Phase Two

Hello everyone, remember my Looking to Hire Another Writer post? Enter “Calamity Jane.” There were a lot of good writers/preppers that responded to the post, many more than I anticipated. It was nice having a good selection to choose from. Calamity stood out for a few reasons: 1) she’s a woman, so she’s bringing a different perspective; 2) she knows about areas of prepping that Jarhead and I do not; 3) she seems to be a decent writer; and 4) she was already familiar with blogging.

Welcome to SHTF Blog, Calamity.

– Ranger Man

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Phase one: Prep
Phase two: ?
Phase three: Survive and Thrive*

Everyone likes to ignore Phase two. Phase one is fun, exciting and no one gets hurt. Three is all about the future and has it’s own rewards. Phase two though, its messy, it’s full of grays and sometimes it’s more work than you really want to do.

Phase two is when you’re trying to keep up a decent life with a lot less of everything. Phase two is dodging the flood waters and job loss in the same year. Phase two is building your own underground house, in your spare time between jobs, (while living with your mother).

Yea, I prep. I’ve got the beans and the bullets and quite a few bandaids. But, there’s a difference between *having* preps and *using* preps. There’s a difference between 100 gallons of water a day, and 10. There’s a difference between seeds in a sealed can and food on the table all winter. That difference is Phase two.

What I will be bringing to to SHTF is a lot of boots on the ground advice about Phase Two. I’m a mother and a wife, employed as a computer engineer in the manufacturing industry. I prefer to manage the transition as gracefully as possible from our current on-the-grid lifestyle to the realities we’ll face when the grid is down, be it temporary or permanent. And not the wishful thinking “realities” of a perfectly stocked bunker on paid for land with a few close buddies. I’m talking about the messy realities of life in the home we have now, with the neighbors we only half like, preps that have gaps in spite of our best intentions, and the 2 year old who wants dinner. Realities that you can’t shoot your way out of.  The way I see it, grace under pressure requires practice, and flexibility. I’m comfortable with tillers and will use one if it’s offered, but I’m equally content to use a hoe; I know I’ll need those muscles and callouses. I have a perfectly good stove top, but cooking meals on an open fire is something I do for fun. As with any skill set, there are tricks and tools that make things truly easier and it’s better to learn them now before they are needed in an emergency. I’m hoping some of you will be encouraged to try more of them. After all, we prep to survive, let’s not forget the second step.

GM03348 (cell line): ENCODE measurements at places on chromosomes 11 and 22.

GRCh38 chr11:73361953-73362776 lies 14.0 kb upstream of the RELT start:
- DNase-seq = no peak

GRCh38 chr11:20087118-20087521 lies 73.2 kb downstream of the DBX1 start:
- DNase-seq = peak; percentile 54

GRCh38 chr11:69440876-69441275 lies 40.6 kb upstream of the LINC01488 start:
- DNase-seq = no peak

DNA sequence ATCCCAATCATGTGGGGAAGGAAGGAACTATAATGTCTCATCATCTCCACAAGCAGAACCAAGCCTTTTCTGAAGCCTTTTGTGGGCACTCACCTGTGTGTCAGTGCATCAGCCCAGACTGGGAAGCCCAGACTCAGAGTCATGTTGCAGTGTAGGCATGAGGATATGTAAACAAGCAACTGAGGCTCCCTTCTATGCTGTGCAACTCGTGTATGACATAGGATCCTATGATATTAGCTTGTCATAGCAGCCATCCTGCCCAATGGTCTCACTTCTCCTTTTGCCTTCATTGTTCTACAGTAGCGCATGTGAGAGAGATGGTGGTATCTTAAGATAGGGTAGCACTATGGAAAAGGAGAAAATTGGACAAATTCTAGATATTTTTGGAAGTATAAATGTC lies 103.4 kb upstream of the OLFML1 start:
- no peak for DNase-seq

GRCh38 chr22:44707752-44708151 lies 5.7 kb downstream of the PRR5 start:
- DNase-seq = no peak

– Calamity Jane

* Bonus points if you know the South Park episode that inspired the opening. Big Hint: Underpants gnomes.